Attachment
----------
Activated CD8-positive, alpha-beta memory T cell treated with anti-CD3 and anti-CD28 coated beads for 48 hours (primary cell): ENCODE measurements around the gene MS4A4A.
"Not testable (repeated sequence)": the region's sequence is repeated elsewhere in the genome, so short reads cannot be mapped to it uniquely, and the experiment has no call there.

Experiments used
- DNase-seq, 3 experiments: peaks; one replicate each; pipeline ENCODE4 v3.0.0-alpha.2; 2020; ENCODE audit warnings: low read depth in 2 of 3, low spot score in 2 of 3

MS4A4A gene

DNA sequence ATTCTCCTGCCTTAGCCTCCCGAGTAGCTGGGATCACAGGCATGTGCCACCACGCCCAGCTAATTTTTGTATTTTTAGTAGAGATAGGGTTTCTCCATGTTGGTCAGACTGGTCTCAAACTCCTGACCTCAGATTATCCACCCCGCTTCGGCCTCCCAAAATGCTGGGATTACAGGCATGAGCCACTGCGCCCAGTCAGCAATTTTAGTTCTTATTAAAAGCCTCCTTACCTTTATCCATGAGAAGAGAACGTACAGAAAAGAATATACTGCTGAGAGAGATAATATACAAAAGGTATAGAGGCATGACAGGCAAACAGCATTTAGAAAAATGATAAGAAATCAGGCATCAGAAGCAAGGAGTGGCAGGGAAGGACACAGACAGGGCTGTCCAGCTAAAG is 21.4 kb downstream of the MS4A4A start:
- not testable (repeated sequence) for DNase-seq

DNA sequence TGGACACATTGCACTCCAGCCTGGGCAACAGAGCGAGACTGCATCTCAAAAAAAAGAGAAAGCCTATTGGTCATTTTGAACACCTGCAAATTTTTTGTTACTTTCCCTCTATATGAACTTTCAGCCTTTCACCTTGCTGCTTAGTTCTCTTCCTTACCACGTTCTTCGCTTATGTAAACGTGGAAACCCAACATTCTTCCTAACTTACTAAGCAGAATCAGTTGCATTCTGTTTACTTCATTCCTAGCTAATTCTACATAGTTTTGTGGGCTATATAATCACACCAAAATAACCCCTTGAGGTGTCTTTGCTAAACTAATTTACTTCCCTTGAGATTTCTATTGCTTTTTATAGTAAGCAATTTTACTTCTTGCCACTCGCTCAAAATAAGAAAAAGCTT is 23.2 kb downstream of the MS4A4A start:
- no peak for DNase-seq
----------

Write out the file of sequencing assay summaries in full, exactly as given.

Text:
Activated CD8-positive, alpha-beta memory T cell treated with anti-CD3 and anti-CD28 coated beads for 48 hours (primary cell): ENCODE measurements around the gene MS4A4A.
"Not testable (repeated sequence)": the region's sequence is repeated elsewhere in the genome, so short reads cannot be mapped to it uniquely, and the experiment has no call there.

Experiments used
- DNase-seq, 3 experiments: peaks; one replicate each; pipeline ENCODE4 v3.0.0-alpha.2; 2020; ENCODE audit warnings: low read depth in 2 of 3, low spot score in 2 of 3

MS4A4A gene

DNA sequence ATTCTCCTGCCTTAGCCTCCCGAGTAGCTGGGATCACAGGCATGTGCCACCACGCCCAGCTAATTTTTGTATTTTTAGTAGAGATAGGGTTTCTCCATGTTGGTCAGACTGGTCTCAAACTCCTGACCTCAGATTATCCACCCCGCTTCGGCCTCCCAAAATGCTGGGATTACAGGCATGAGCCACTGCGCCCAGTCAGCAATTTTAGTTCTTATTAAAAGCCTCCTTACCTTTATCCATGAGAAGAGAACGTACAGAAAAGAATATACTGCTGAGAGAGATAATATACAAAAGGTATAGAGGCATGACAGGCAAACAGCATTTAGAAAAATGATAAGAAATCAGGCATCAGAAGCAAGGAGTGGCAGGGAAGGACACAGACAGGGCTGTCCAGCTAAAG is 21.4 kb downstream of the MS4A4A start:
- not testable (repeated sequence) for DNase-seq

DNA sequence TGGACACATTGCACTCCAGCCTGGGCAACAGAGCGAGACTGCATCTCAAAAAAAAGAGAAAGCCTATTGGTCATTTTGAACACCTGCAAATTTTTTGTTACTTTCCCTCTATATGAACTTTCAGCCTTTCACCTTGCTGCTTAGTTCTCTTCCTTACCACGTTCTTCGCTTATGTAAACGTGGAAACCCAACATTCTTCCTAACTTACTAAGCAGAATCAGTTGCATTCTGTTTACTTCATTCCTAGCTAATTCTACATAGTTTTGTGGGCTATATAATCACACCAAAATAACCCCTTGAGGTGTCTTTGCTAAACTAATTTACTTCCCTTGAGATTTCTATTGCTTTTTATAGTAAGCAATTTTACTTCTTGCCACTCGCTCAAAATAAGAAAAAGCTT is 23.2 kb downstream of the MS4A4A start:
- no peak for DNase-seq